Gas prices face gov’t control

| 08/08/2008

(CNS): The islands’ two wholesale gasoline and diesel distributors will have to notify the Chief Petroleum Inspector before increasing their prices under new regulations the government intends to introduce. The rules will give the inspector the authority to approve or refuse increases in part or in whole, to postpone them or set terms and conditions upon which they can be made. Failure to notify the Inspector of increase in the wholesale price or failure to comply with his directives could result in a fine of $10,000 for the wholesaler.

The islands’ two wholesale gasoline and diesel distributors will have to notify the Chief Petroleum Inspector before increasing their prices under new regulations the government intends to introduce. The rules will give the inspector the authority to approve or refuse increases in part or in whole, to postpone them or set terms and conditions upon which they can be made.

Speaking at the weekly cabinet press briefing, the Leader of Government Business, Kurt Tibbetts said that the amendments to the Dangerous Substances Handling and Storage Law (2003) would regulate the process by which the two wholesale distributors of gasoline and diesel and any other future distributor can increase their prices. Failure to notify the Inspector of increase in the wholesale price or failure to comply with his directives could result in a fine of $10,000 for the wholesaler. Tibbetts explained that the inspector would be required to consider relevant factors, which may include data provided by the wholesalers, or public interest in making his decisions and if wholesalers are dissatisfied they would be able to appeal.

 “Oil prices are siphoning money out of everyone’s pockets,” said Tibbetts. This government’s foremost responsibility is to look after the welfare of its citizens, and this is exactly what we hope to do with these amendments.”

 He said that while the global oil problem is not in this government’s control locally there were steps that could be taken to ease the financial burden for Cayman’s residents and that this was just one measure. He said that because there were concerns about how the wholesalers control the prices at the pumps this was an opportunity to begin assessing how closely price increases reflected the global situation. Minister Alden McLaughlin said that with these amendments to the law would help government to ensure prices were fair.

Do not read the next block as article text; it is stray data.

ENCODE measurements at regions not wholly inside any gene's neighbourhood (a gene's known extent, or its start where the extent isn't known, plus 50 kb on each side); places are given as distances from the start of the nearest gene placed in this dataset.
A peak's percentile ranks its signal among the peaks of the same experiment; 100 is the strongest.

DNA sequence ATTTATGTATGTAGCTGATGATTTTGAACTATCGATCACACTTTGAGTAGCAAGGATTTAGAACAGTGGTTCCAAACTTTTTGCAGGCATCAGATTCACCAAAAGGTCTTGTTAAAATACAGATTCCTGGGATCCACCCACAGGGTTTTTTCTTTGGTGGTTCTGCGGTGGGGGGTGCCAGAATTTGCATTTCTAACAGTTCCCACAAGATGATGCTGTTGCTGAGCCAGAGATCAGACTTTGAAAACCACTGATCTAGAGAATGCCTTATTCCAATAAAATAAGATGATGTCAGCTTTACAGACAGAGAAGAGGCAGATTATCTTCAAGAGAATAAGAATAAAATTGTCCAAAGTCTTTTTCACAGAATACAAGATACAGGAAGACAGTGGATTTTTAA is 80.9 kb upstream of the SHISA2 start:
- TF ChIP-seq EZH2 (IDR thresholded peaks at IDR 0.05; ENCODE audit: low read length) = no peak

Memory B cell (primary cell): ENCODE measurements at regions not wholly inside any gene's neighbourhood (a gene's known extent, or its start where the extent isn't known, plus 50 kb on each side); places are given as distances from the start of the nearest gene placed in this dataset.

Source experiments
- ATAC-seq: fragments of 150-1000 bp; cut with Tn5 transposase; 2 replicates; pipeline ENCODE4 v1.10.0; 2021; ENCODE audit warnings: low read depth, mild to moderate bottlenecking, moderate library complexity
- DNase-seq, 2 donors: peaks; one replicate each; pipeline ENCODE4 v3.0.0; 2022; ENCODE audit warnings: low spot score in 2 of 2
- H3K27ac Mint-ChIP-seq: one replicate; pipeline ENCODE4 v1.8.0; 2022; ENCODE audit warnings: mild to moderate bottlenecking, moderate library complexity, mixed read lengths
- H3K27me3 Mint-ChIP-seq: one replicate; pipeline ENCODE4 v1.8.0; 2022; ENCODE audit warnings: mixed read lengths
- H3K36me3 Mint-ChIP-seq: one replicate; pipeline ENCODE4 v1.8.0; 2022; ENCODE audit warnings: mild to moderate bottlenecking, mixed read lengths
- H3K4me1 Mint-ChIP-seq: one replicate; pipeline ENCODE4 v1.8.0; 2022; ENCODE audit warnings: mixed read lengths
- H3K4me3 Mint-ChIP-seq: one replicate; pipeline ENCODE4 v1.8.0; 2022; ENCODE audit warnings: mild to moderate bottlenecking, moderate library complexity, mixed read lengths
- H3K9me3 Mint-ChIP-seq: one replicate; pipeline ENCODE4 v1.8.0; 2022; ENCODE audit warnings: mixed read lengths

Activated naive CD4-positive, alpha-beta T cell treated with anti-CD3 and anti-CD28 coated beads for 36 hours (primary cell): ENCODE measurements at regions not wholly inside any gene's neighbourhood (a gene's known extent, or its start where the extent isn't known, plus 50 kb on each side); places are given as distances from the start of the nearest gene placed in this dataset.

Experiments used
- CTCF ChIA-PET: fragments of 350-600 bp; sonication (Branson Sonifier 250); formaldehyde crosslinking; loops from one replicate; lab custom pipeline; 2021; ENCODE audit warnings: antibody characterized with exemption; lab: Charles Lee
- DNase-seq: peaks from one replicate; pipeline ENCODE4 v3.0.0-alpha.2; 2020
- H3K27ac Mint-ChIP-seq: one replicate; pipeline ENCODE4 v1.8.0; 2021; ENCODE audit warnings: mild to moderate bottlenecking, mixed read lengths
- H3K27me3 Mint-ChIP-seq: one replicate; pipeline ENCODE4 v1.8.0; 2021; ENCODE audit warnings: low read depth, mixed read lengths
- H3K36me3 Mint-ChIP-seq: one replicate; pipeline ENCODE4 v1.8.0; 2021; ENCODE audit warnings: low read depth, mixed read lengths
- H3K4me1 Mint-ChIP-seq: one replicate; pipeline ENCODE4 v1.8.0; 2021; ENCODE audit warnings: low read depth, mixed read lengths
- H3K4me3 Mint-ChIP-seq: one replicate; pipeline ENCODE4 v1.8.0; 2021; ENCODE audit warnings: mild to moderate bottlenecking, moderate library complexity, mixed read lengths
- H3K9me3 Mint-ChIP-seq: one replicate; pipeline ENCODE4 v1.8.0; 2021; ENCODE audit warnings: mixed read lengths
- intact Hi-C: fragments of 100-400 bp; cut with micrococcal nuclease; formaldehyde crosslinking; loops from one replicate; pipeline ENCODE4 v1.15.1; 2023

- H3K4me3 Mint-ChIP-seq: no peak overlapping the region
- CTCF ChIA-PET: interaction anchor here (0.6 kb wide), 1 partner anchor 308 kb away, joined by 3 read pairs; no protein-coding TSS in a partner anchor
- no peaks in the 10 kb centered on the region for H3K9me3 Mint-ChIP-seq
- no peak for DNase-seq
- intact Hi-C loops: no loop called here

“There is a common allegation that as soon as oil increases on the world market pump prices go up immediately even if the tanks are full, but when costs fall we don’t get the same response,” he said. We don’t know if this is the case so we are trying to establish if it is or not and then we a will be able to reassure the public that prices are fair.”

 Tibbetts said there needed to be some accountability around pricing but the government was not quite on the road of price fixing even though this was happening in other Caribbean islands.

“While we are not convinced yet that we should have specific regulations that create mark up ceilings for both the bulk distributers and the retailers this data will give us a clear indication as to what kind of mark up now occurs,” he said, adding that the distributers were not being singled out for any untoward behaviour.

“If there is one commodity which determines the price of everything else it is fuel hence we have to take steps for a proper accountability process which is transparent. We are not deciding how they run their companies but we want to make sure that prices are fair.”

Both of the fuel wholesalers on island, Chevron and Esso confirmed to Cayman News Service that they had only received notification of the proposed regulations at the end of the office day on Wednesday 6 August and had yet to consider the information. Chevron pointed out that it was the firm’s policy to comply with local legislation and that it was looking forward to consulting with the Cayman Islands Government as this important legislation is being developed. Esso will also be offering their thoughts on the regulations later today (8 August).

 

 

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